What we don’t see (because Marty travels through time pretty quickly after this dance and never looks at the photograph again) is the alterations to the baseline timeline that are happening in the meantime, at a slower speed. These are the ones changing his family history to the "improved” edition. When Marty arrives in 1985 he actually gets there BEFORE the alteration ripple gets there (he’s travelled through time and in doing so jumped over the ripple travelling through metatime), so he can watch himself, then he goes to bed. As he sleeps the altering ripple catches up and changes things around him, causing him to wake up in a 1985 he doesn’t recognize. This ripple goes faster than the original one did, travelling 30 years in only about 8 hours of real time instead of a week, but here the changes are proportionally much smaller! All that’s changing is jobs and lifestyles for a few characters, we’re not dealing with an entire family never existing.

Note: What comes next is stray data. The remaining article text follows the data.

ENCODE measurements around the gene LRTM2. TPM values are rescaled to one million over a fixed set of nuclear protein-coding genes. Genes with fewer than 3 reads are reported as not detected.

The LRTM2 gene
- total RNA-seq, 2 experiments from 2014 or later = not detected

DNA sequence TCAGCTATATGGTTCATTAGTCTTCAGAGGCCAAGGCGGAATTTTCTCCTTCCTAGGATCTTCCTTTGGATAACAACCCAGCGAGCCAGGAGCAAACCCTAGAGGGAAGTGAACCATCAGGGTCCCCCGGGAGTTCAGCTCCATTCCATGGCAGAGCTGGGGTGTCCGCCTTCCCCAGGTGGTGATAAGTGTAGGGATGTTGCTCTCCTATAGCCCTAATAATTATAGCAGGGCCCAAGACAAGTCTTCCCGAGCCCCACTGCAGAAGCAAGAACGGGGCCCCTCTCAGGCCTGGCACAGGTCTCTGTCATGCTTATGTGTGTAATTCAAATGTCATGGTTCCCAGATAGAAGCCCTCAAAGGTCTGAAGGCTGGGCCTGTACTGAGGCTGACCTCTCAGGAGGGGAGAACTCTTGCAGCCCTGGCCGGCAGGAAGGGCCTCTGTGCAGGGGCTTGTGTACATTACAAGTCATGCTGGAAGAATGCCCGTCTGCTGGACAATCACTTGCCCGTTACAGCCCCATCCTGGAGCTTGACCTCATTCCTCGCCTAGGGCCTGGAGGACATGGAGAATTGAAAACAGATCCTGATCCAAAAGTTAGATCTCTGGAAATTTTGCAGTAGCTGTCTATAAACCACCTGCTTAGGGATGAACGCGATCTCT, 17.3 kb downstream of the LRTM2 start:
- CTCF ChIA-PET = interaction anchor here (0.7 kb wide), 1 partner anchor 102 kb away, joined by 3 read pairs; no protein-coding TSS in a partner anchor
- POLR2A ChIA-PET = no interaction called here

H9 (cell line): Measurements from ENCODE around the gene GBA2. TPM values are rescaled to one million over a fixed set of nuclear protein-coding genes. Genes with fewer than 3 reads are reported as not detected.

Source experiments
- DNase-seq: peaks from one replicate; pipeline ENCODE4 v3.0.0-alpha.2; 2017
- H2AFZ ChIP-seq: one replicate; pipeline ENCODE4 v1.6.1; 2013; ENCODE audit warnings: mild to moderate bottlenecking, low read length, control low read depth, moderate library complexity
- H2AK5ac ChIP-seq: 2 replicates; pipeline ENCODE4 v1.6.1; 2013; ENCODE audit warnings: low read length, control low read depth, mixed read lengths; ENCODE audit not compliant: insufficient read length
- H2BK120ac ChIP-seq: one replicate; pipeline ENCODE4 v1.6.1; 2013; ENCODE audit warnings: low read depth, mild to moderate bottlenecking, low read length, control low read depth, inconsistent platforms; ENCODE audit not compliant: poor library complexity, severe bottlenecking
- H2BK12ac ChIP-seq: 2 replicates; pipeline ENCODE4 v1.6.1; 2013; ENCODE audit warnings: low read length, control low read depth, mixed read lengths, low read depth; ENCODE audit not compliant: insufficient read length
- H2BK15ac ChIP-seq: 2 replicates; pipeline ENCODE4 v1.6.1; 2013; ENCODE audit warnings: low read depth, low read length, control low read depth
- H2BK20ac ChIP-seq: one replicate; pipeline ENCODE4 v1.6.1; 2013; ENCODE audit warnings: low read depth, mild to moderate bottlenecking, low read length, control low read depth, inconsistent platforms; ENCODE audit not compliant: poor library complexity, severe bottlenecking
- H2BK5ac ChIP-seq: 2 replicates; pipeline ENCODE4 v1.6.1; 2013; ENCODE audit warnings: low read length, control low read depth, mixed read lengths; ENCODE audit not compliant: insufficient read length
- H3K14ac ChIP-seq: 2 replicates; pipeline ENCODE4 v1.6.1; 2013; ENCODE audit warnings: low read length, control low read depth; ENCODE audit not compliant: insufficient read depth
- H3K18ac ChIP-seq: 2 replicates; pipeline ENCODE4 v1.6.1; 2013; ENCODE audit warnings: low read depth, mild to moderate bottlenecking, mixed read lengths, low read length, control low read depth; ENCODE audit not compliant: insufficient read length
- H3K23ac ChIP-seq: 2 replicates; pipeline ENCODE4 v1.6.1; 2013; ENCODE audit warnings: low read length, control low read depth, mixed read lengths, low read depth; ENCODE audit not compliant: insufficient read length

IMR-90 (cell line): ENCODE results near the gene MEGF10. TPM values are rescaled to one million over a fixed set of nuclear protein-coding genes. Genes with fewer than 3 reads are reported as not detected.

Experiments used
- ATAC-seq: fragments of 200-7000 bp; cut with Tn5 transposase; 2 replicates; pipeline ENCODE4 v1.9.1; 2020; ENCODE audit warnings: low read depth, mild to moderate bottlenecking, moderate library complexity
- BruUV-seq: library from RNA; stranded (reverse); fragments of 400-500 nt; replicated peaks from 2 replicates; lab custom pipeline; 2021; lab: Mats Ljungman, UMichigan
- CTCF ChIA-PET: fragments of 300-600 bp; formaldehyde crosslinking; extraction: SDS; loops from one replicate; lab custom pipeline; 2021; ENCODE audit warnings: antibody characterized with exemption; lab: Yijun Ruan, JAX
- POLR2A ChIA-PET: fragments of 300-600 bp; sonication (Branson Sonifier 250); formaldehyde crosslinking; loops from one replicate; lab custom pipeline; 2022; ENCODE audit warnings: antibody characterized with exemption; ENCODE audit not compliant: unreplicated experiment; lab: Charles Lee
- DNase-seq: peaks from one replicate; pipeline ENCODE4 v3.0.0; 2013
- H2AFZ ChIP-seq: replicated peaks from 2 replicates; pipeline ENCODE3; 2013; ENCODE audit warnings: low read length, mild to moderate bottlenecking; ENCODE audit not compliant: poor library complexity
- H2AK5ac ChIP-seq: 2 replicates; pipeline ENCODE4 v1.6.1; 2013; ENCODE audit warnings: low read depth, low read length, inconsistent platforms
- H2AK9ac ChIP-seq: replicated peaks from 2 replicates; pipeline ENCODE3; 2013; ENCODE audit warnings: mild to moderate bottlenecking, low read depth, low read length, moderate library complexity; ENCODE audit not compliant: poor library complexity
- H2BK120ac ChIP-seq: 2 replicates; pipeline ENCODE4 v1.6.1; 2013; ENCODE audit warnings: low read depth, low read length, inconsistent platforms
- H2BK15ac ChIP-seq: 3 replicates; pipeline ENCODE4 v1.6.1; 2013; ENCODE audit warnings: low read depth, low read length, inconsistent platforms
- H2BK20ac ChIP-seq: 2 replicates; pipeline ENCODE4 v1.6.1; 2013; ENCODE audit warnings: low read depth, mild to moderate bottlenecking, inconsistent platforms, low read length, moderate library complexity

I hope that this post convinces you that changes to the timeline in the Back to the Future (Part 1) universe take time to travel through time, and that the speed at which this metatime allows changes is proportional to the size of the change being made!
INTERESTING ASIDE: One cool thing we get from this theory is that a more minor change Marty made in 1955 could’ve affected him while he was hanging out there, and it’s a shame he didn’t put any money in a bank account when he was there because midway through his week in the past he could suddenly discover that he’s rich!!